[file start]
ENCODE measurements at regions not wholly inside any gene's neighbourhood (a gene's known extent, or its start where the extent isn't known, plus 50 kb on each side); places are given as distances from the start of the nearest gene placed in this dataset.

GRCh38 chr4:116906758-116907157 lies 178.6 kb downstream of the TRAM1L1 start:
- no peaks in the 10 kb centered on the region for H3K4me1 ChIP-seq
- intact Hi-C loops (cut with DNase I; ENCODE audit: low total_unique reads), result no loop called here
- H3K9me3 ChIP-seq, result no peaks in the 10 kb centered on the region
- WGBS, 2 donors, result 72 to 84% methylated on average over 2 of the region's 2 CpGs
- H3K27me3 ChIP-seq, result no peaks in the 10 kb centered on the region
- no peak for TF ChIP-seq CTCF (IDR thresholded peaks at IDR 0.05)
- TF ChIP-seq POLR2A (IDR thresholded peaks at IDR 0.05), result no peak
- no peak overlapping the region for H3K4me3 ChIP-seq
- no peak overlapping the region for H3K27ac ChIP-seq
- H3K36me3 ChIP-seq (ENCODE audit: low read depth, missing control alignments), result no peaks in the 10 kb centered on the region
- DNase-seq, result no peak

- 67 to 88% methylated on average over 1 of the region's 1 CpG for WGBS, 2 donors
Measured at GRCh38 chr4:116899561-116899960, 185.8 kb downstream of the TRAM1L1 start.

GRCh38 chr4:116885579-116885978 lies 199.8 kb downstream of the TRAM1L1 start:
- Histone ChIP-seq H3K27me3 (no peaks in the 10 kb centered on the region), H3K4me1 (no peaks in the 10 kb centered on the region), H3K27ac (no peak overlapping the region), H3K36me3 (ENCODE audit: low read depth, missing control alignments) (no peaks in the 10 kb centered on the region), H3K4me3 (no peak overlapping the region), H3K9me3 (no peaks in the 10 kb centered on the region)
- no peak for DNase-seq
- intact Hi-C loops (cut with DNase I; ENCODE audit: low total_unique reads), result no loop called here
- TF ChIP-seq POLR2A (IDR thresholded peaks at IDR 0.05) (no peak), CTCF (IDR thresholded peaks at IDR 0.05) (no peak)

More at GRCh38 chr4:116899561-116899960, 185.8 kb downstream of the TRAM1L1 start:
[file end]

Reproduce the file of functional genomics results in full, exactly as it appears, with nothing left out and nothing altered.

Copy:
ENCODE measurements at regions not wholly inside any gene's neighbourhood (a gene's known extent, or its start where the extent isn't known, plus 50 kb on each side); places are given as distances from the start of the nearest gene placed in this dataset.

GRCh38 chr4:116906758-116907157 lies 178.6 kb downstream of the TRAM1L1 start:
- no peaks in the 10 kb centered on the region for H3K4me1 ChIP-seq
- intact Hi-C loops (cut with DNase I; ENCODE audit: low total_unique reads), result no loop called here
- H3K9me3 ChIP-seq, result no peaks in the 10 kb centered on the region
- WGBS, 2 donors, result 72 to 84% methylated on average over 2 of the region's 2 CpGs
- H3K27me3 ChIP-seq, result no peaks in the 10 kb centered on the region
- no peak for TF ChIP-seq CTCF (IDR thresholded peaks at IDR 0.05)
- TF ChIP-seq POLR2A (IDR thresholded peaks at IDR 0.05), result no peak
- no peak overlapping the region for H3K4me3 ChIP-seq
- no peak overlapping the region for H3K27ac ChIP-seq
- H3K36me3 ChIP-seq (ENCODE audit: low read depth, missing control alignments), result no peaks in the 10 kb centered on the region
- DNase-seq, result no peak

- 67 to 88% methylated on average over 1 of the region's 1 CpG for WGBS, 2 donors
Measured at GRCh38 chr4:116899561-116899960, 185.8 kb downstream of the TRAM1L1 start.

GRCh38 chr4:116885579-116885978 lies 199.8 kb downstream of the TRAM1L1 start:
- Histone ChIP-seq H3K27me3 (no peaks in the 10 kb centered on the region), H3K4me1 (no peaks in the 10 kb centered on the region), H3K27ac (no peak overlapping the region), H3K36me3 (ENCODE audit: low read depth, missing control alignments) (no peaks in the 10 kb centered on the region), H3K4me3 (no peak overlapping the region), H3K9me3 (no peaks in the 10 kb centered on the region)
- no peak for DNase-seq
- intact Hi-C loops (cut with DNase I; ENCODE audit: low total_unique reads), result no loop called here
- TF ChIP-seq POLR2A (IDR thresholded peaks at IDR 0.05) (no peak), CTCF (IDR thresholded peaks at IDR 0.05) (no peak)

More at GRCh38 chr4:116899561-116899960, 185.8 kb downstream of the TRAM1L1 start: